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Laboratory Measurement of Bi-Directional Reflectance of Candidate Planetary Regolith Materials

Presentation #311.07 in the session “Moon”.

Published onOct 03, 2021
Laboratory Measurement of Bi-Directional Reflectance of Candidate Planetary Regolith Materials

We report here on an expanded range of bi-directional reflectance (BDR) measurements of a suite of particulate candidate regolith materials. This expanded set combines the results of our two Goniometric Photopolarimeters (GPPs): one is able to measure, with great angular resolution, phase angles from 0.05˚ to approximately 20˚, and the other measures at coarser angular resolution but with wider range of phase angle, from 5˚ to 80˚. We include in our investigation measurements of mixtures and well-sorted, mineralogically pure materials contrived to simulate regolith components of the Moon and other Atmosphereless Solar System Bodies (ASSBs).

For half a millennium, remotely-sensed reflectance and polarization measurements from photonic detectors located on Earth-based telescopes, observatories in Earth orbit, or on interplanetary spacecraft have been the principal gateway to understanding the physical and chemical properties of the surfaces of ASSBs. These observations of reflected electromagnetic radiation at many different angles of incidence, emission and solar phase (the angle defined by the sun, the object and the observer) are collectively called angular scattering measurements. We replicate these remotely-sensed observational conditions and measure the BDR in the laboratory with our GPPs.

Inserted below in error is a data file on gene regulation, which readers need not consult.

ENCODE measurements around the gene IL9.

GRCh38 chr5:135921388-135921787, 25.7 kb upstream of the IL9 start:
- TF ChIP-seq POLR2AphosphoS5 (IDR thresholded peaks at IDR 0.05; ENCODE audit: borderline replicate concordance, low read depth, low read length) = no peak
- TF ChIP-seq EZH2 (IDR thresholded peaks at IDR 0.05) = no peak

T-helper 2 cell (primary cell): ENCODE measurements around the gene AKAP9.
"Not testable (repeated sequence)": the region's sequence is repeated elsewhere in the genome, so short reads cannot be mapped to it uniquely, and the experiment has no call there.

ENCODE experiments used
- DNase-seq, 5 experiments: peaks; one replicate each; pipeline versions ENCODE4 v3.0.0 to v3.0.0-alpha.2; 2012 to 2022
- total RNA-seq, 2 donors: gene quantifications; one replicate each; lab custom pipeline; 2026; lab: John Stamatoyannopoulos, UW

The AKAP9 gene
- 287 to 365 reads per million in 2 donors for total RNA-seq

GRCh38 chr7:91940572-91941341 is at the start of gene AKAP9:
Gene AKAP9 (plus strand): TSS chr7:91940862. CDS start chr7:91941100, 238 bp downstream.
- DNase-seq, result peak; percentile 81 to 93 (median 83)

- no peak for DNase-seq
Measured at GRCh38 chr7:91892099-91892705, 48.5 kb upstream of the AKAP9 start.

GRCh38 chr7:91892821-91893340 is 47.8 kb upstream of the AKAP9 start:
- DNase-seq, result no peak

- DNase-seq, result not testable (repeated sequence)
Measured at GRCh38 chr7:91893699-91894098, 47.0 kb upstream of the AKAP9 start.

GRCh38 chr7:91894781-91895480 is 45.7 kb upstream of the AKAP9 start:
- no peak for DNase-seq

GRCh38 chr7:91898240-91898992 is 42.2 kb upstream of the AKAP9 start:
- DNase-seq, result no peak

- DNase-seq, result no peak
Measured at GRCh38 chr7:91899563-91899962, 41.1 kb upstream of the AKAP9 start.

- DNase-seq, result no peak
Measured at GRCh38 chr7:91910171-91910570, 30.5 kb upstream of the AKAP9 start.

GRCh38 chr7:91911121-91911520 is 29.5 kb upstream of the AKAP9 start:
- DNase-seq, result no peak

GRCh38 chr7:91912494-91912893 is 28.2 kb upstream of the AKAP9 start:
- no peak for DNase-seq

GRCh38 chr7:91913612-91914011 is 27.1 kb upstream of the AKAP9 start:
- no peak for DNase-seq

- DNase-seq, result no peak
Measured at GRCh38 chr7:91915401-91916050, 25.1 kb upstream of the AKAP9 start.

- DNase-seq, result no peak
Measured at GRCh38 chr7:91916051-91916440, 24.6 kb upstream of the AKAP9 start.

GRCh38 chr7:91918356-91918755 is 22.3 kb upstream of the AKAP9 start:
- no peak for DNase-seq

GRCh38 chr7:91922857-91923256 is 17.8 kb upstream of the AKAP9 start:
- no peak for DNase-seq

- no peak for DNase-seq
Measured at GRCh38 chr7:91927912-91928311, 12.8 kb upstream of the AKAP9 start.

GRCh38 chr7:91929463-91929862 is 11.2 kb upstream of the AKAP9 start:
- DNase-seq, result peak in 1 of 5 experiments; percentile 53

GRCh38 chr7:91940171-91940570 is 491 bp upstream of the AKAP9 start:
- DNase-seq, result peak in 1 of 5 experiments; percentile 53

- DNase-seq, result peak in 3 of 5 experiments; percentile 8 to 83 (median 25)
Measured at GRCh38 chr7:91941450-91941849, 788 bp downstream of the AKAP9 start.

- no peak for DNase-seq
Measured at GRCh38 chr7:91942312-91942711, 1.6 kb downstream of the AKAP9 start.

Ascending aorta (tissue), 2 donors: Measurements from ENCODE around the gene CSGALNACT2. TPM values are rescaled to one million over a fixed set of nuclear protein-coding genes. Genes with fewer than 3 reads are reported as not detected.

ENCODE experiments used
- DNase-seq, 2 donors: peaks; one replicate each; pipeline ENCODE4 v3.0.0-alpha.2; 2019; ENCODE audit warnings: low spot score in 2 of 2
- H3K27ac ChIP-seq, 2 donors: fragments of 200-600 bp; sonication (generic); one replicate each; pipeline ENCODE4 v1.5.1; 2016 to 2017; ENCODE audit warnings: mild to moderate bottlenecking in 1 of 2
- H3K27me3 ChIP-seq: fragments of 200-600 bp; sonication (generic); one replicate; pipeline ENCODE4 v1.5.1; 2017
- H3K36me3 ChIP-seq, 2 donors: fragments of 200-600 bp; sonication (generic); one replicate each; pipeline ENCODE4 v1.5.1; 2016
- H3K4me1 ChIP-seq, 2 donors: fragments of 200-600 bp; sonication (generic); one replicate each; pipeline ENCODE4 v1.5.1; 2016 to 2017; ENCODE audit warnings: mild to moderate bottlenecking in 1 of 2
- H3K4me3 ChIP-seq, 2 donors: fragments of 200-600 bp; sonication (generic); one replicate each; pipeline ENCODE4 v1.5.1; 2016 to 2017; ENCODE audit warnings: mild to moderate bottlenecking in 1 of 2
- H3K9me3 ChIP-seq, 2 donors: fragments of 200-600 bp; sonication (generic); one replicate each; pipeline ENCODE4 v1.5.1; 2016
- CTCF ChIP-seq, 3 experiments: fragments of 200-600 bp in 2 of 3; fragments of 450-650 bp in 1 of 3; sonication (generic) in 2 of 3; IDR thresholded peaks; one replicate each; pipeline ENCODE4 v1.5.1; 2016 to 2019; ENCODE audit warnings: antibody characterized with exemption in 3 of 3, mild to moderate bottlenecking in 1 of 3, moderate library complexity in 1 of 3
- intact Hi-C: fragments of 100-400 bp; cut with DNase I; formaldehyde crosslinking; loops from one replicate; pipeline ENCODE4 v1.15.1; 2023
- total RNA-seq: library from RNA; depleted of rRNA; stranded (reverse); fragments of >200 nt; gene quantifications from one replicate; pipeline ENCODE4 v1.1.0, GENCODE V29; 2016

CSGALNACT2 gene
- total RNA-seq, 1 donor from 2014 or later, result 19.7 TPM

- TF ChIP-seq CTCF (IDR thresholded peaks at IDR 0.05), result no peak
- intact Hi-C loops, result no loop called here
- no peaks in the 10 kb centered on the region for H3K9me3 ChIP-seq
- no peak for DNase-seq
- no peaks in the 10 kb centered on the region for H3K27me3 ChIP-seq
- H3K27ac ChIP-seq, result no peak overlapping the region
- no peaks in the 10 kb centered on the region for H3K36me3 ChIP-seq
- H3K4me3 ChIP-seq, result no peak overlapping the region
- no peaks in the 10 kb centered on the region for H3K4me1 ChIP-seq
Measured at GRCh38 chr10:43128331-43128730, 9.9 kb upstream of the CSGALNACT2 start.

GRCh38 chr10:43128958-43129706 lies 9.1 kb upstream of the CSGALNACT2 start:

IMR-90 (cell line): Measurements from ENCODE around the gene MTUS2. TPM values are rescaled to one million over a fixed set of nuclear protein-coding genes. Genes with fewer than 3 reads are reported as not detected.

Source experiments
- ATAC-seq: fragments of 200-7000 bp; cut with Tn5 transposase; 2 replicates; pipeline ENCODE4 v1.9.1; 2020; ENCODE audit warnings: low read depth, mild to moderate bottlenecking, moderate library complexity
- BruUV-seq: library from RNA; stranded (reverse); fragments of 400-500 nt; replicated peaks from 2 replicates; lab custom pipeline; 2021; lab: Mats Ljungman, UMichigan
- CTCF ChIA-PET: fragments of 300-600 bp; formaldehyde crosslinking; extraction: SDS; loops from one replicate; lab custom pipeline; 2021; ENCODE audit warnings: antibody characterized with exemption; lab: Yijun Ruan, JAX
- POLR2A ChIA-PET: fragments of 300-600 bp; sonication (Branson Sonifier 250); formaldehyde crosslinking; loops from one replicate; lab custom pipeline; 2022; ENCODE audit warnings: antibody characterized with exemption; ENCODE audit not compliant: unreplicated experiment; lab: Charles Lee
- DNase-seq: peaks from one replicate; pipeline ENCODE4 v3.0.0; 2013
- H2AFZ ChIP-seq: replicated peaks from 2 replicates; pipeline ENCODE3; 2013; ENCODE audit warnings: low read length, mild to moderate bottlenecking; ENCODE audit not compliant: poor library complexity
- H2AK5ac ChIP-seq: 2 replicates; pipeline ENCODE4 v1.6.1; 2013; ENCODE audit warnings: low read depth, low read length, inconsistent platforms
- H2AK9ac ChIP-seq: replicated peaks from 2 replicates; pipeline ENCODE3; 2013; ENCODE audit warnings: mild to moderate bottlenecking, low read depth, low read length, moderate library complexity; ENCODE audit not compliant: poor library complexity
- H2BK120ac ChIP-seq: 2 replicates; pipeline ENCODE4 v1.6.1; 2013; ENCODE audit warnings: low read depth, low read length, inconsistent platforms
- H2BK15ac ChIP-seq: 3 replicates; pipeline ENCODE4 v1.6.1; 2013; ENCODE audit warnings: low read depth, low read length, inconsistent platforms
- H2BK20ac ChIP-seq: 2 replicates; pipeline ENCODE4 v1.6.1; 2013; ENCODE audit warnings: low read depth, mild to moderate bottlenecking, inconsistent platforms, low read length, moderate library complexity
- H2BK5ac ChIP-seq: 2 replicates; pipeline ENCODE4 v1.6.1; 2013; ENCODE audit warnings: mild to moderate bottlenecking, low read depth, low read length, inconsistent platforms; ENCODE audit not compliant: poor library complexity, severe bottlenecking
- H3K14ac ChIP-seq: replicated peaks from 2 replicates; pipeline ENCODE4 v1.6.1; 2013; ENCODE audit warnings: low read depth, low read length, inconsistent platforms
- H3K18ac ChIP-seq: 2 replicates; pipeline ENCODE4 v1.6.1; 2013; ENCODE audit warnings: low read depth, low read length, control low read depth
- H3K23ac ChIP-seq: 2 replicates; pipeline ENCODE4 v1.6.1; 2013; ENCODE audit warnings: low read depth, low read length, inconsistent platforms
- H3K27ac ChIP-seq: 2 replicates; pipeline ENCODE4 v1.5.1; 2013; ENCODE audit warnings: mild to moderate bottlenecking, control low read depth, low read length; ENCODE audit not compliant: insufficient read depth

The results of BDR measurements like ours have been used to better understand the textural properties of planetary regolith and the processes that modify regolith over time, as well as the working physical processes in clouds, aerosols, and planetary rings (Nelson et al., 2018). Another use for our controlled BDR experiments is in determining the single-scattering albedo and single-scattering phase function of individual particles (Hapke, 2012), making our measurements relevant to understanding, e.g., the potential use of atmospheric aerosols in Solar Radiation Management (geoengineering).


Hapke, B.W., 2012, Icarus 221: 1079-1083

Nelson, R.M. et al., 2018, Icarus 302: 483-498


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